April 14, 2004, Wednesday, BC cycle
Running feeds Texas seminarian’s body, mind, spirit
SECTION: Domestic News
LENGTH: 841 words
Associated Press Writer
AUSTIN, Texas (AP) – In what he calls his “Mother Teresa Run,” Roger Joslin looks for the divine in the faces of everyone he meets. When “Running With Alms,” the Austin seminarian takes along a few dollars to help those in need.
In Joslin’s view, a spiritual experience – even an encounter with God – is as likely to occur along a wooded trail as in a church, synagogue or mosque.
The 52-year-old master of divinity student at Episcopal Theological Seminary of the Southwest relates his experiences in the book “Running the Spiritual Path: A Runner’s Guide to Breathing, Meditating and Exploring the Prayerful Dimension of the Sport.”
Published last year by St. Martin’s Press in New York, the book combines Joslin’s insights from 30 years of running with the spiritual journey that guided him toward the priesthood.
Joslin maintains that through chants, visualization and attention to the most obvious aspects of the present moment – the weather, pain or breathing – the simple run can become the basis for a profound spiritual practice.
“When running, search for the divine in the ordinary,” he writes. “Each run is not a pilgrimage to Chartres, to Mecca, to Jerusalem, but it is a pilgrimage nonetheless. … If the intention is to converse with God, you are a pilgrim. It is the very ordinariness of the run that enables it to become a central part of your spiritual life. When God appears in the midst of the mundane, we are making progress toward him.”
In a recent interview, Joslin described how he prepares for a workout, trying to get himself into a state in which he is keenly aware of everything around him.
“Before I go for a run, if I’m driving, I’ll turn off the radio on the way, so I can begin to prepare,” he said. “When I’m putting on my T-shirt and my shorts, I’m going to do it very methodically, very consciously, in the same way that a priest might put on his vestments in preparation for celebration of Mass.”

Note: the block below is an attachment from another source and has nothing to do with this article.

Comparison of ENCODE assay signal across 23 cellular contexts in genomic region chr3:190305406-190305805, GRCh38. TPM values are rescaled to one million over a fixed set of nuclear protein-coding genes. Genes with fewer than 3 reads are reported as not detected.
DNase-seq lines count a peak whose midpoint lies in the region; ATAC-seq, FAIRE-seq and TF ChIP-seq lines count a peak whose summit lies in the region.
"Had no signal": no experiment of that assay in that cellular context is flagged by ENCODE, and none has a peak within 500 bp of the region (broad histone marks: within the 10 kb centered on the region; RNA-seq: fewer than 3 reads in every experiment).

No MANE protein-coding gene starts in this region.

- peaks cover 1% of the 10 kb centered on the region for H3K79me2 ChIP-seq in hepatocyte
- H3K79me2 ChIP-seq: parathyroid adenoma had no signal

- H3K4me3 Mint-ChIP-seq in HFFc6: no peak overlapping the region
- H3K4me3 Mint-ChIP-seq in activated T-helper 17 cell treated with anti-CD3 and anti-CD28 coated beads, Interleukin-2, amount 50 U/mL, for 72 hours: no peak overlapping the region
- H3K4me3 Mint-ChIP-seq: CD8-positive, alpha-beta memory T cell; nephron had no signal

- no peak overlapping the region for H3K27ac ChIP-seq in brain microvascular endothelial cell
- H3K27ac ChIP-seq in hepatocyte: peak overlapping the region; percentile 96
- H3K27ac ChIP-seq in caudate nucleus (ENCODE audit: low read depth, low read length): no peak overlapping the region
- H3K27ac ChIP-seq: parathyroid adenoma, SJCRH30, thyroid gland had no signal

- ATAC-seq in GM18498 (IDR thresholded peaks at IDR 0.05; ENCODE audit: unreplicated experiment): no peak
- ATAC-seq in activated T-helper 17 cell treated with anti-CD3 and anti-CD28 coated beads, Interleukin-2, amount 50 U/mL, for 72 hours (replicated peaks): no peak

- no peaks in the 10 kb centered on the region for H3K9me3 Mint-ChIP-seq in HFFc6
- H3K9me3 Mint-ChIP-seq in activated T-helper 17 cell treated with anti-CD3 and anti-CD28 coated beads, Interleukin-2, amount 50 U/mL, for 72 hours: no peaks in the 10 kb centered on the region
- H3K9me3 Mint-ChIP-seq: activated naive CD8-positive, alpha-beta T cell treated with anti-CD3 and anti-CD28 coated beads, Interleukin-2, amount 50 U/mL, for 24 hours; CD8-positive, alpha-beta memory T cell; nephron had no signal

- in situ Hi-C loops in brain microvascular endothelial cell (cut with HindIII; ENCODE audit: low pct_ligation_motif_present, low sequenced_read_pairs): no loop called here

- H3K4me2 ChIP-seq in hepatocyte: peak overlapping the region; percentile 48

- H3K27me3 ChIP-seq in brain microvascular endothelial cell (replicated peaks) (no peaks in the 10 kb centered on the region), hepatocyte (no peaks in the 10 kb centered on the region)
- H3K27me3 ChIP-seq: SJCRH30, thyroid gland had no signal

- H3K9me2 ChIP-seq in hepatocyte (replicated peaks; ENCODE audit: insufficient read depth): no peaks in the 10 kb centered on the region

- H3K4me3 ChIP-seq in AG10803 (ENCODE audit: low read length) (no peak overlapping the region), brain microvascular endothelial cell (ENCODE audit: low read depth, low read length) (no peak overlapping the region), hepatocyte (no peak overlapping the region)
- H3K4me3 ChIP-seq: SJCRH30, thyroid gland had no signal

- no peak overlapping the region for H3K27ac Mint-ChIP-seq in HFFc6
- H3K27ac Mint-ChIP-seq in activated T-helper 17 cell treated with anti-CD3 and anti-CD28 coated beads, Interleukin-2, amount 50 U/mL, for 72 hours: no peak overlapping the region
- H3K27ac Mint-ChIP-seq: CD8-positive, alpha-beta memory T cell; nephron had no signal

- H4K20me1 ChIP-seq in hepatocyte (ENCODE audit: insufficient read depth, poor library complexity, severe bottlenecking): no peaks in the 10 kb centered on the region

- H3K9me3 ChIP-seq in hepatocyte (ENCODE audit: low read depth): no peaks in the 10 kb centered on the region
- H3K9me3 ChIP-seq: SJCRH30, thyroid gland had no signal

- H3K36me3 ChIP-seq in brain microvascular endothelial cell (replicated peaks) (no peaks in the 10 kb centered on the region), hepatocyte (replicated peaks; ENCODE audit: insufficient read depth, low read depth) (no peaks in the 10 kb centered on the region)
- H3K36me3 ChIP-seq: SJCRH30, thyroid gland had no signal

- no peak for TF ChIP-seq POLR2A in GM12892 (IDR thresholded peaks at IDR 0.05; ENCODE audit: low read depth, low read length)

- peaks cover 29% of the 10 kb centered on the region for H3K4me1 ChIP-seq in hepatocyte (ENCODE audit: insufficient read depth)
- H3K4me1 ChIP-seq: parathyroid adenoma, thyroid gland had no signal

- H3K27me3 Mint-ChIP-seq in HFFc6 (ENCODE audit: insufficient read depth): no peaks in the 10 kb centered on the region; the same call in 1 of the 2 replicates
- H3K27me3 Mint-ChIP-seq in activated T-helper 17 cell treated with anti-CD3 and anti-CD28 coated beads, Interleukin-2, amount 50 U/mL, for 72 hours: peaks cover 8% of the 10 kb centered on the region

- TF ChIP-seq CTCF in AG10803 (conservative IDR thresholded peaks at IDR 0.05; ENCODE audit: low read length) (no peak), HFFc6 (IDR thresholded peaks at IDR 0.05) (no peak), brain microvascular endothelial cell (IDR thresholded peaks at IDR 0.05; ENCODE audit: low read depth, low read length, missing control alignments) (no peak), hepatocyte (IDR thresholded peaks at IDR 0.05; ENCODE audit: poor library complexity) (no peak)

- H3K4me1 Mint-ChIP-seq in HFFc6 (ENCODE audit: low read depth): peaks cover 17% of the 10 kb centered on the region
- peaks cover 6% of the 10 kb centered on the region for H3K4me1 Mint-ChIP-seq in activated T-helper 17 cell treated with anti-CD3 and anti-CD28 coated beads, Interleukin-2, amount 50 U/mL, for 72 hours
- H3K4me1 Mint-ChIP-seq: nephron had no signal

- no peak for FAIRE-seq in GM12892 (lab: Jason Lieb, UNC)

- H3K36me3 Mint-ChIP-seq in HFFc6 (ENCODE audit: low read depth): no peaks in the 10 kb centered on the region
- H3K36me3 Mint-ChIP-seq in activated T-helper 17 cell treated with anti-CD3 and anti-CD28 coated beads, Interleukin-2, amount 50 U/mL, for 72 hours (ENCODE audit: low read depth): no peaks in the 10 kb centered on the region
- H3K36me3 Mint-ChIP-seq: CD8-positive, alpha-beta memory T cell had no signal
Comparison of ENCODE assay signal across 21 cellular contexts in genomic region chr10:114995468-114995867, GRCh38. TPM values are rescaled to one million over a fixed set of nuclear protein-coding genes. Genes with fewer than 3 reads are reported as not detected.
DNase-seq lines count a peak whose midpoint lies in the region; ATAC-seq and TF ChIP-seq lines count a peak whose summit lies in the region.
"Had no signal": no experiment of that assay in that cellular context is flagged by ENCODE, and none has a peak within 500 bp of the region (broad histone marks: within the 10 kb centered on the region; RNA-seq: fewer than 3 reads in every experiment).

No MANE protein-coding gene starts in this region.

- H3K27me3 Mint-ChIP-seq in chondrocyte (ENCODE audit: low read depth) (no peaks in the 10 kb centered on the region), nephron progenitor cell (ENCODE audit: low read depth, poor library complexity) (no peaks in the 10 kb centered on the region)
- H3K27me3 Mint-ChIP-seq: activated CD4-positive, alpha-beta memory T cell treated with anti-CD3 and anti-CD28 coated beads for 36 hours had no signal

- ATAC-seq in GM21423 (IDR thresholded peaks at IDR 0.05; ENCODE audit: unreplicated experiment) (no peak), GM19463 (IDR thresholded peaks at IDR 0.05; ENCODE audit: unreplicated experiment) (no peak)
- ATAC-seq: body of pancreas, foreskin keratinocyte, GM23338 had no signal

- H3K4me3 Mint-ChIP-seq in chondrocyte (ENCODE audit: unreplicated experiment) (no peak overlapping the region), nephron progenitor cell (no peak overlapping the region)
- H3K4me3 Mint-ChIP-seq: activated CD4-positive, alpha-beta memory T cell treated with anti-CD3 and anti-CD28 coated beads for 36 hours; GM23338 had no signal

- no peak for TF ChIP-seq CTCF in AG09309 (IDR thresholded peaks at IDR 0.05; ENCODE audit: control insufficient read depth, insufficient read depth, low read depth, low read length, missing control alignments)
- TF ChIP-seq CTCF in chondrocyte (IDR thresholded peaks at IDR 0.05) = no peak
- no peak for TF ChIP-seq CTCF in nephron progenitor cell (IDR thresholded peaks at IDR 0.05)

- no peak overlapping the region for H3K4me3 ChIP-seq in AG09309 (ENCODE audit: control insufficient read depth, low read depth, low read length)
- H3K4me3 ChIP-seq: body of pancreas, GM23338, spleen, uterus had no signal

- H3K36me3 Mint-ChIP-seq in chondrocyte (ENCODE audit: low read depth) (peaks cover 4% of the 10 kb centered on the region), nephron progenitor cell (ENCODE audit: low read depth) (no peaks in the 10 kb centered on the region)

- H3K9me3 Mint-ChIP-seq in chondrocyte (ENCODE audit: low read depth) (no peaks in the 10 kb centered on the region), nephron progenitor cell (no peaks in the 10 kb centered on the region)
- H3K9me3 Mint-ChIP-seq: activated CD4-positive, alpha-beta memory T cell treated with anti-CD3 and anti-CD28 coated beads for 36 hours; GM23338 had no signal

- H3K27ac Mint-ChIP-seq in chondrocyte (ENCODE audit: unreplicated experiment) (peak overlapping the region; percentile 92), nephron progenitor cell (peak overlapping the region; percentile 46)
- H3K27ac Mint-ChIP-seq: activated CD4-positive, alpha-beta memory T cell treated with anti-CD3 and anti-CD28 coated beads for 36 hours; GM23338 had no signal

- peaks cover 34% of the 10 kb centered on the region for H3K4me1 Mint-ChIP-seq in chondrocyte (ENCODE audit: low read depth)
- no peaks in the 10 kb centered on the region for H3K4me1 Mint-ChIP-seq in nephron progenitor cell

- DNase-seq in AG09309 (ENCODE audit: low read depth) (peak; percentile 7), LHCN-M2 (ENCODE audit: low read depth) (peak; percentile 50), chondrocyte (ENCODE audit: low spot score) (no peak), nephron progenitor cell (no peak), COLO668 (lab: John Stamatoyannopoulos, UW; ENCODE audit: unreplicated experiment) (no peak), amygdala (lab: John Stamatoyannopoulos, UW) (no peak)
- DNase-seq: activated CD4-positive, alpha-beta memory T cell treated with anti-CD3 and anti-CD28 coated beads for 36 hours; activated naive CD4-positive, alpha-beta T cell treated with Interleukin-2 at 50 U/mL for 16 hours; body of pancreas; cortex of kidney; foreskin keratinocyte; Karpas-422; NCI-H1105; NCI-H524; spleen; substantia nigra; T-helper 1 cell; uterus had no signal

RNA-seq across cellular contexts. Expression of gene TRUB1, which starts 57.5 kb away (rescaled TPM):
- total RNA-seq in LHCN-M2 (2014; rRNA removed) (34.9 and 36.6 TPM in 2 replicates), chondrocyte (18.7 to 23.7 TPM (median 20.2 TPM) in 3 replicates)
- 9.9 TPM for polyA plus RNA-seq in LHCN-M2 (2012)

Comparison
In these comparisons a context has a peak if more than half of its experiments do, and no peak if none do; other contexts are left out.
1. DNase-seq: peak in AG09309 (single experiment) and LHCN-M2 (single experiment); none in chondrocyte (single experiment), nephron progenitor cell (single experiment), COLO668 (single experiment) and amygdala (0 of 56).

In California, a group from the Rev. Jimmy Bartz’s church gathers each Thursday at the Santa Monica beach to run and pray based on the guidance in Joslin’s book.
Bartz, associate rector at All Saints’ Beverly Hills, an Episcopal church, said Joslin isn’t the first to combine meditative spiritual practice with physical exercise.
“I think there are a lot of people that have thought about it, but it just hasn’t been quite expressed the way Roger does pretty clearly in his book,” said Bartz, a longtime friend of Joslin’s.
Joslin’s book advocates “running meditation” as a way to quiet one’s mind and engage the body.
In times when most people engaged in physical labor, sitting meditation made sense, he said. That’s not the case, though, in a society where many spend all day at computer screens or on the phone.
“Their bodies cry out to be used, to be active, to be physically challenged,” he writes.
Hunt Priest, a friend and fellow seminarian, said Joslin’s book “just really blurred, in a necessary way, the line between the sacred and the everyday.”
“It helps you understand that you can be praying or meditating all the time,” said Priest, 39. “It doesn’t have to be one hour on Sunday.”
Joslin’s spiritual path to the seminary was more a marathon than a sprint.
He entered the seminary two years ago after 20 years in the architectural woodwork business. He’s not alone in pursuing the priesthood later in life; many of his fellow seminarians are in their early 40s.
“I am sure that I will be a far better priest now than I would have been had I entered the ministry at an earlier age,” he said. “I may not be wiser, but I am more compassionate. I have a better sense of how difficult life can be.”
Perhaps fittingly, running helps Joslin deal with that difficulty. But that wasn’t always the case.
As a high school football player in Alvarado, south of Fort Worth, he viewed running simply as punishment. In his 20s, he ran just to keep in shape.
Then in his late 30s, the father of two dealt with a painful divorce. Running became an escape – but that escape gave way to a transformation.
As Joslin paid more attention to his immediate physical environment, he started seeing God, he said. A running journal that he kept from 1993 to 2001 formed the foundation for his book.
“God exists in the present, and to the extent to which you can find yourself fully engaged in the present, I think you can call that an experience with the divine,” he said. “It’s not always spectacular and mystical, although it can be on occasion.”
Joslin said his “original encounters with the divine” occurred in natural settings such as Big Bend National Park and the Pecos Wilderness.
“But I probably wouldn’t (want to) be a priest if I couldn’t experience God’s presence through the sacraments in the sanctuary,” he said. “I can’t say that one’s easier than the other. God exists all around. It’s a matter of being intentive and being receptive in either setting.”